Faux warriors tend to be liars who take the added step of merging their fantasy lives with their actual lives. Darrow “Duke” Tully, once a close associate of Sen. John McCain, often discussed his harrowing moments as a combat pilot with 100 missions over Vietnam and told of surviving the crash of a fighter jet in Korea. It turned out that he did not receive the Purple Heart, the Distinguished Flying Cross or the Vietnam Cross of Gallantry — he was never even in the military. For Tully, the penalty was public shame and the loss of the respect he had enjoyed as the publisher of the Arizona Republic.
The people who take their fantasies to the extreme of wearing uniforms and medals are few, and they are usually easy to spot. When Michael Patrick McManus walked into a party for Houston Mayor Annise Parker in 2010, he was covered in military medals, including paratrooper jump wings and a chivalric medallion indicating that he was a Commander of the British Empire.
For these individuals, the desire to self-promote is often irresistible and eventually insatiable — even when they take things to absurd levels. When former Marine Staff Sgt. David Weber promoted himself to a two-star major general with two Purple Hearts, he was quickly uncovered by someone who simply looked at the relatively short list of generals. Likewise, Illinois judge Michael F. O’Brien was exposed after he sought special license plates to go along with the Medal of Honor he claimed to have earned. He was denounced and forced off the bench.
Steve Burton, a bank employee from Palm Springs, Calif., was uncovered at his high school reunion in 2009 when he appeared in the uniform of a Marine lieutenant colonel decorated with an array of medals, including the Purple Heart, the Bronze Star and the Navy Cross. All were recognitions, he claimed, from a grateful nation for his service in Afghanistan and Iraq. Unfortunately for him, he ran into a former classmate who was a real Navy commander and who exposed him as a fraud.
These stories, and the public ridicule that comes with the make-believe, show that we have little tolerance for fake heroes and ample means to detect them. The Stolen Valor Act merely adds a criminal charge to public scorn.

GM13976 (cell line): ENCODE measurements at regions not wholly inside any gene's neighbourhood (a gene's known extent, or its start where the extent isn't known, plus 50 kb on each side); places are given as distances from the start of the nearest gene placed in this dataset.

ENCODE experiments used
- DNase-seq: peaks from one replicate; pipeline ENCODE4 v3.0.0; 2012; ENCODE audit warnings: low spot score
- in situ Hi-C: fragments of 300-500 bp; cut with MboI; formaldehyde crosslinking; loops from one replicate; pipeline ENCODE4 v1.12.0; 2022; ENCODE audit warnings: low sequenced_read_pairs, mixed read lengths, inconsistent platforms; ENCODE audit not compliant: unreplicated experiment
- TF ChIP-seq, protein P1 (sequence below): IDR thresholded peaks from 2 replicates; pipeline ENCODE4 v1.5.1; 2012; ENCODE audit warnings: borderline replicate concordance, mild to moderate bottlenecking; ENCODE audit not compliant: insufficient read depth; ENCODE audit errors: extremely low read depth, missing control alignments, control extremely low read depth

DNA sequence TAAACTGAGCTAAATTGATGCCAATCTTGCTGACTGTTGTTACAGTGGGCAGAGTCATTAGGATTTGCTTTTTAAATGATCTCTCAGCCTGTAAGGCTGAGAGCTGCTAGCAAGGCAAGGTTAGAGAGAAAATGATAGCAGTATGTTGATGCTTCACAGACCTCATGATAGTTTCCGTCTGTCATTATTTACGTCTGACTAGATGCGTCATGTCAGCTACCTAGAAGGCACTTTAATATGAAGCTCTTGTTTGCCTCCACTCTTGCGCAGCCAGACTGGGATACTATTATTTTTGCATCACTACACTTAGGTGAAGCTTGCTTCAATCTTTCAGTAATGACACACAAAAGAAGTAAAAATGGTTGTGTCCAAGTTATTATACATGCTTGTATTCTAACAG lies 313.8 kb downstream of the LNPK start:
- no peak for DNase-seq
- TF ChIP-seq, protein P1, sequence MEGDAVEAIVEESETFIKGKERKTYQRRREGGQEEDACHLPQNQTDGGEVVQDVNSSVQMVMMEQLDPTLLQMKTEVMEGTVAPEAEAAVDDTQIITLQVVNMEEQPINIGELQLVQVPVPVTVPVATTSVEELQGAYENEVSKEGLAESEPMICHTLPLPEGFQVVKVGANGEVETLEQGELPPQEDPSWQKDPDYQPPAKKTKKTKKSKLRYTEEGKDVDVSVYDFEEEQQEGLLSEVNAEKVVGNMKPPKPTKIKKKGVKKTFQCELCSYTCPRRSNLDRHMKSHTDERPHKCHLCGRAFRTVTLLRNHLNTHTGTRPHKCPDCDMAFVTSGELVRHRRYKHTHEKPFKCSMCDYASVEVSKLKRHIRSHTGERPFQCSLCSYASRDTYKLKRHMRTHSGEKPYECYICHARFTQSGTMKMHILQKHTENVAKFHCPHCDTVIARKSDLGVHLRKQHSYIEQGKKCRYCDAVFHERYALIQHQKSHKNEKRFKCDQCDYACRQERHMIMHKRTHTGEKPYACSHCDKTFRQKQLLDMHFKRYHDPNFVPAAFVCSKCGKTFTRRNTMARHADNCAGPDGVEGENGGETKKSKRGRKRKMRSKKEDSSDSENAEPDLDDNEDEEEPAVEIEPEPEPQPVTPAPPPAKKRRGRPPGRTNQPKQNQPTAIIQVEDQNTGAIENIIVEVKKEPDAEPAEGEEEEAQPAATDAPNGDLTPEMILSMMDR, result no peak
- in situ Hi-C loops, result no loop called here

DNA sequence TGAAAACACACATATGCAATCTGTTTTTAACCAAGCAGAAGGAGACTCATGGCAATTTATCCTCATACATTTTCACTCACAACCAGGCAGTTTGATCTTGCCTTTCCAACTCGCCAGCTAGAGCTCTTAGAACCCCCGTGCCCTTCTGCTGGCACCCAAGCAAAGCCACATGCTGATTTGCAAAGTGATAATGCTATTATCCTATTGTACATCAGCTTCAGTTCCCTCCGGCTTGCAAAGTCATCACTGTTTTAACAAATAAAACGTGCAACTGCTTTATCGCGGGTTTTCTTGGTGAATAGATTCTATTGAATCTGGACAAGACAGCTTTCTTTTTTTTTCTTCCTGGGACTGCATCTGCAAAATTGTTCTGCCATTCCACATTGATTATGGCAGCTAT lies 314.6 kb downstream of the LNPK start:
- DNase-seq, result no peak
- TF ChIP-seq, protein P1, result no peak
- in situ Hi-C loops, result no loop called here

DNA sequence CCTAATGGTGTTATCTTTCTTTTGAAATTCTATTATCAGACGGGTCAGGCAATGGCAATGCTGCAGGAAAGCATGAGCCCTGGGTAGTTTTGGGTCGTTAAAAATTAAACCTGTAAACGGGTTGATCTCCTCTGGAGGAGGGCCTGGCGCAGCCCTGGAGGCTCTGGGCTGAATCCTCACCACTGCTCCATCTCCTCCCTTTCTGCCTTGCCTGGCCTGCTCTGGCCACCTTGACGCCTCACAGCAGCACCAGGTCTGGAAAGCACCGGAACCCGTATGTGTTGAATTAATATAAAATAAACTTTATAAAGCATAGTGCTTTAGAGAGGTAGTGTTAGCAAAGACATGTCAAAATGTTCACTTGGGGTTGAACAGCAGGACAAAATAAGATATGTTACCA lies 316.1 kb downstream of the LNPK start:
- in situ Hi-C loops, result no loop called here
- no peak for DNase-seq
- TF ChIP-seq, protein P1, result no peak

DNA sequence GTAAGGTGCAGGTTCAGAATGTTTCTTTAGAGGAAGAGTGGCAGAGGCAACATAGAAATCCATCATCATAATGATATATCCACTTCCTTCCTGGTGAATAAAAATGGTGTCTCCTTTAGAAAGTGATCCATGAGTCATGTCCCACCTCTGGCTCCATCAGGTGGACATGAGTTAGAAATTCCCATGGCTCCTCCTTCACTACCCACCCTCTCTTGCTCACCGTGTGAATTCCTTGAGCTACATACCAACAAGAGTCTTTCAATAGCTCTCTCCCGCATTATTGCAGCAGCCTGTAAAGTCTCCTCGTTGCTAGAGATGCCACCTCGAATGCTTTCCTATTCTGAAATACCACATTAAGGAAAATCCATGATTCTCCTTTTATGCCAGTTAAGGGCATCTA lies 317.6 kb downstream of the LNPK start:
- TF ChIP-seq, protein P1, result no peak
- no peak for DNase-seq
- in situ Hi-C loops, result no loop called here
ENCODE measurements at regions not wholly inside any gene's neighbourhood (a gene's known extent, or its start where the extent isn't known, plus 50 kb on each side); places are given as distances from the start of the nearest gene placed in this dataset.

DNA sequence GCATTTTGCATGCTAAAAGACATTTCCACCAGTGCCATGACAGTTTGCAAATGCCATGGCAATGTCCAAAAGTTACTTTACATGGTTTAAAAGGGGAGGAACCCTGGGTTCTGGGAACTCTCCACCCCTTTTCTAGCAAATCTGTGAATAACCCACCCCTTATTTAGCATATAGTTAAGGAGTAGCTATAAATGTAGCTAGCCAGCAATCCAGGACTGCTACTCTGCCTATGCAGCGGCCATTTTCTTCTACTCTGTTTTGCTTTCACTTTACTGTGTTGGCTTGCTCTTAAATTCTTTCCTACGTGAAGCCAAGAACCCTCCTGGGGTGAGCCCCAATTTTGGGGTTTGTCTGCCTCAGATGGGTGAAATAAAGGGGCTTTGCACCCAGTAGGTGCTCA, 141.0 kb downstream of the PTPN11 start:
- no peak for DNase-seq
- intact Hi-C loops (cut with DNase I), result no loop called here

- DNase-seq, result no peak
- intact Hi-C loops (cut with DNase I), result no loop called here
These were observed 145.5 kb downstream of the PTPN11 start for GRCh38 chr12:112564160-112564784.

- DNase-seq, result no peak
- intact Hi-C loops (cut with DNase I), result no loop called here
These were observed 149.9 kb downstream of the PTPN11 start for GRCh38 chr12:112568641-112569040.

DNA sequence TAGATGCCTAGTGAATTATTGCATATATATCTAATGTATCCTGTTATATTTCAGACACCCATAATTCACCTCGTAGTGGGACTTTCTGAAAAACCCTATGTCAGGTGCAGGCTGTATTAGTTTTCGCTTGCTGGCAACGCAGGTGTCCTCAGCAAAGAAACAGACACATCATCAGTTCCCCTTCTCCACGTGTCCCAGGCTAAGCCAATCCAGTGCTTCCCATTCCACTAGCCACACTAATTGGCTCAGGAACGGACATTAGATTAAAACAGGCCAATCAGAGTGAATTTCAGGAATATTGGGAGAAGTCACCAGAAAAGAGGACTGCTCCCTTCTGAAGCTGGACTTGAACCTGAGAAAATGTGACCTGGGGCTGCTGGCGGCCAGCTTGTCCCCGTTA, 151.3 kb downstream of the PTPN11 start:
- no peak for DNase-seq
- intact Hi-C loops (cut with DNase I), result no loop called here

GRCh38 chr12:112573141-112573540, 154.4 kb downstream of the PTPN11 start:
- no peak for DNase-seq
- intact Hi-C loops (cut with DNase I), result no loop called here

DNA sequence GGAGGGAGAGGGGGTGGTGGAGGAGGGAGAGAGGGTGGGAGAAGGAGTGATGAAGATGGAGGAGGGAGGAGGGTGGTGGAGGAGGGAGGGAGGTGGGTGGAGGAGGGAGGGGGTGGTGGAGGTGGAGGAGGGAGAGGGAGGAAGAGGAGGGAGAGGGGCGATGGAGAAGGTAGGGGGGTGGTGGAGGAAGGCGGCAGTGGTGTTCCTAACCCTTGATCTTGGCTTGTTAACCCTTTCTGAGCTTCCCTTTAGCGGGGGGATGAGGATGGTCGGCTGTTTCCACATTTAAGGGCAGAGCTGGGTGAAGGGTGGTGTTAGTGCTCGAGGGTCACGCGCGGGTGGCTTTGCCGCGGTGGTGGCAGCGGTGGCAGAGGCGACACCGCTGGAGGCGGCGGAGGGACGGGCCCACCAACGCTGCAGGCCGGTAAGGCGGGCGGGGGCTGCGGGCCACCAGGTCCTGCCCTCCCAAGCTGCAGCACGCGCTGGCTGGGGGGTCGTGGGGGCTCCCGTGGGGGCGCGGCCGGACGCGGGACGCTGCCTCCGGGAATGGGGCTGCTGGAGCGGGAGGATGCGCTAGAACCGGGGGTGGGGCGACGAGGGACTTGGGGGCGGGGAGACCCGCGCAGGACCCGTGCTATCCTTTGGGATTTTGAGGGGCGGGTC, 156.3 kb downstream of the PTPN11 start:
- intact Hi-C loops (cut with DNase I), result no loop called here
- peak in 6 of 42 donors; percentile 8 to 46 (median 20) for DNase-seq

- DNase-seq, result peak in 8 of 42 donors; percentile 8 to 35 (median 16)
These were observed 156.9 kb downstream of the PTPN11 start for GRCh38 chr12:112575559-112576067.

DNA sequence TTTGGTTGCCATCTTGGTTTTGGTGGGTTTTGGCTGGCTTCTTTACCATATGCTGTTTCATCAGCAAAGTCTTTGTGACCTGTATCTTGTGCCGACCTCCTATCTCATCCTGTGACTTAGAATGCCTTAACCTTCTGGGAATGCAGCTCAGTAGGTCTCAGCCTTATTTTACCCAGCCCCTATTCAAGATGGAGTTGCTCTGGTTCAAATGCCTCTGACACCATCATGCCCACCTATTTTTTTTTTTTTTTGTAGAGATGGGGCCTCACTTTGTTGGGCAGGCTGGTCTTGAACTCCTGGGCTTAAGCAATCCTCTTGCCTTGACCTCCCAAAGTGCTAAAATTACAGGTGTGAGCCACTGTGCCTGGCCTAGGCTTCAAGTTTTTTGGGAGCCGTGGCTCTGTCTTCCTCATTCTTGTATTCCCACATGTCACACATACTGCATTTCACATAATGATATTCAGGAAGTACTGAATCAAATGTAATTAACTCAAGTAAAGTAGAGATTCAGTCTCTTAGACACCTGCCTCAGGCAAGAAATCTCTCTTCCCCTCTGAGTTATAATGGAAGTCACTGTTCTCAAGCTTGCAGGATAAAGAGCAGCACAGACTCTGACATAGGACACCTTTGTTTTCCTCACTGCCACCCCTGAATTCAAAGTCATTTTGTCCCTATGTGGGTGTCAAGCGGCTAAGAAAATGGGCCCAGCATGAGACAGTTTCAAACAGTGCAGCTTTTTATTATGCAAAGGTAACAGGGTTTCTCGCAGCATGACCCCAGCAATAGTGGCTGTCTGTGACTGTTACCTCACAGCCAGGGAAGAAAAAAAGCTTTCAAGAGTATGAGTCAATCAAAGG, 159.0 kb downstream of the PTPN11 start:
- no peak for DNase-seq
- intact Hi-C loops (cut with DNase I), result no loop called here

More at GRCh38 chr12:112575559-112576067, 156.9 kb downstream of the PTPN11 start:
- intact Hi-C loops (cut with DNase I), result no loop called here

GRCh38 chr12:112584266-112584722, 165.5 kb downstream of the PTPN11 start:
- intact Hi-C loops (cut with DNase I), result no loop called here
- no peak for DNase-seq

Supporters of the bill insist that prosecutions are needed to maintain the value and dignity of our military citations. The Congressional Medal of Honor Foundation has taken this argument one step further in its amicus brief to the Supreme Court. It says these medals are not just recognitions of heroism but the very inducement for heroism. It chastised the federal court for its “lack of appreciation” when the court said it was insulting to suggest that heroes are motivated by the desire for medals. The foundation insisted that heroes do seek these medals in risking their lives, curiously citing the tradition of Roman generals giving spears and cups to soldiers who distinguished themselves in battle.
Putting aside the question of whether these frauds discourage real heroism, the implications for free speech are chilling. If the government can criminalize lies about medals, it can criminalize lies about other subjects. If it is harmful to lie about soldiers, what about lying about being a former police officer or a former firefighter? How about lying about politicians or religion or terrorism?
Once we criminalize lies, someone must determine what is a lie and what is harmless embellishment. One person who appears comfortable with that role is Judge Jay Bybee, who wrote one of the dissenting opinions in the Alvarez case. Bybee, who was an assistant attorney general in the Justice Department’s Office of Legal Counsel from 2001 to 2003, is one of the authors of the Bush administration’s infamous “torture memos.” These memos justified the use of waterboarding and were later retracted by the Bush administration as “flawed.” Bybee was accused of misrepresenting legal authority to justify what many view as not just a torture program but a war crime. That form of falsehood, however, appears protected — the Justice Department didn’t even report Bybee to his bar association.
In my view, misrepresenting legal authority to defend torture is far more damaging to the nation than someone prancing around with a Silver Star and some French Foreign Legion medallion.
The First Amendment protects free speech, not just truthful speech. It exists to give a certain breathing room to citizens to avoid the chilling effect of the threat of prosecution. Free speech is its own disinfectant. It tends to expose lies and isolate liars. But it means that we often protect speech that has little value in its own right. We are really not protecting the right of Xavier Alvarez to tell lies. We are protecting the right of everyone to speak, even when they may be called liars.
As for our heroes, they are no more diminished by pathetic pretenders than top singers are diminished by bad karaoke. We know the real thing when we see it.
Jonathan Turley is the Shapiro professor of public interest law at George Washington University.
Washington Post (Sunday), February 19, 2012.